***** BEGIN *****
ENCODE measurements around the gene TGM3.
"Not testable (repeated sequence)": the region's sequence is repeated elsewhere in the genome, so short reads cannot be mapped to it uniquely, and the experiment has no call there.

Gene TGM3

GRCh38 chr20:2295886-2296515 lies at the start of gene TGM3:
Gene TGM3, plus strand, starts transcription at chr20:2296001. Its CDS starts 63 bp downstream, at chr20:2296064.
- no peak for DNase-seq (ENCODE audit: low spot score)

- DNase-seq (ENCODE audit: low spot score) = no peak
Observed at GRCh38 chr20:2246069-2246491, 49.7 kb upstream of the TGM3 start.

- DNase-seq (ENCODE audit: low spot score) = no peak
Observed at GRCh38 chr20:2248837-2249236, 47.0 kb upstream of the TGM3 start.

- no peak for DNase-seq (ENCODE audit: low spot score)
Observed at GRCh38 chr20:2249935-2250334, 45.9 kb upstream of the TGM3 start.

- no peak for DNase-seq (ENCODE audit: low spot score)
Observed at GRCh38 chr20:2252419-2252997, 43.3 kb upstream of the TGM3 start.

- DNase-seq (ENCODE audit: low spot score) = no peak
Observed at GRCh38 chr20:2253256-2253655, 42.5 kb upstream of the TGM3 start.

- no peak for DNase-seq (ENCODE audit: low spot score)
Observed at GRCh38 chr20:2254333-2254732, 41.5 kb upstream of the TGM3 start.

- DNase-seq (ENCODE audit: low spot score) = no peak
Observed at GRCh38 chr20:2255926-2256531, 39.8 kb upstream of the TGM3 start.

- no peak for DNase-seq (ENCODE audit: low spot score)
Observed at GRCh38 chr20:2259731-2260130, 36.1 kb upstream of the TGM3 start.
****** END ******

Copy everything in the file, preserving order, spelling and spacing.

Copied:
ENCODE measurements around the gene TGM3.
"Not testable (repeated sequence)": the region's sequence is repeated elsewhere in the genome, so short reads cannot be mapped to it uniquely, and the experiment has no call there.

Gene TGM3

GRCh38 chr20:2295886-2296515 lies at the start of gene TGM3:
Gene TGM3, plus strand, starts transcription at chr20:2296001. Its CDS starts 63 bp downstream, at chr20:2296064.
- no peak for DNase-seq (ENCODE audit: low spot score)

- DNase-seq (ENCODE audit: low spot score) = no peak
Observed at GRCh38 chr20:2246069-2246491, 49.7 kb upstream of the TGM3 start.

- DNase-seq (ENCODE audit: low spot score) = no peak
Observed at GRCh38 chr20:2248837-2249236, 47.0 kb upstream of the TGM3 start.

- no peak for DNase-seq (ENCODE audit: low spot score)
Observed at GRCh38 chr20:2249935-2250334, 45.9 kb upstream of the TGM3 start.

- no peak for DNase-seq (ENCODE audit: low spot score)
Observed at GRCh38 chr20:2252419-2252997, 43.3 kb upstream of the TGM3 start.

- DNase-seq (ENCODE audit: low spot score) = no peak
Observed at GRCh38 chr20:2253256-2253655, 42.5 kb upstream of the TGM3 start.

- no peak for DNase-seq (ENCODE audit: low spot score)
Observed at GRCh38 chr20:2254333-2254732, 41.5 kb upstream of the TGM3 start.

- DNase-seq (ENCODE audit: low spot score) = no peak
Observed at GRCh38 chr20:2255926-2256531, 39.8 kb upstream of the TGM3 start.

- no peak for DNase-seq (ENCODE audit: low spot score)
Observed at GRCh38 chr20:2259731-2260130, 36.1 kb upstream of the TGM3 start.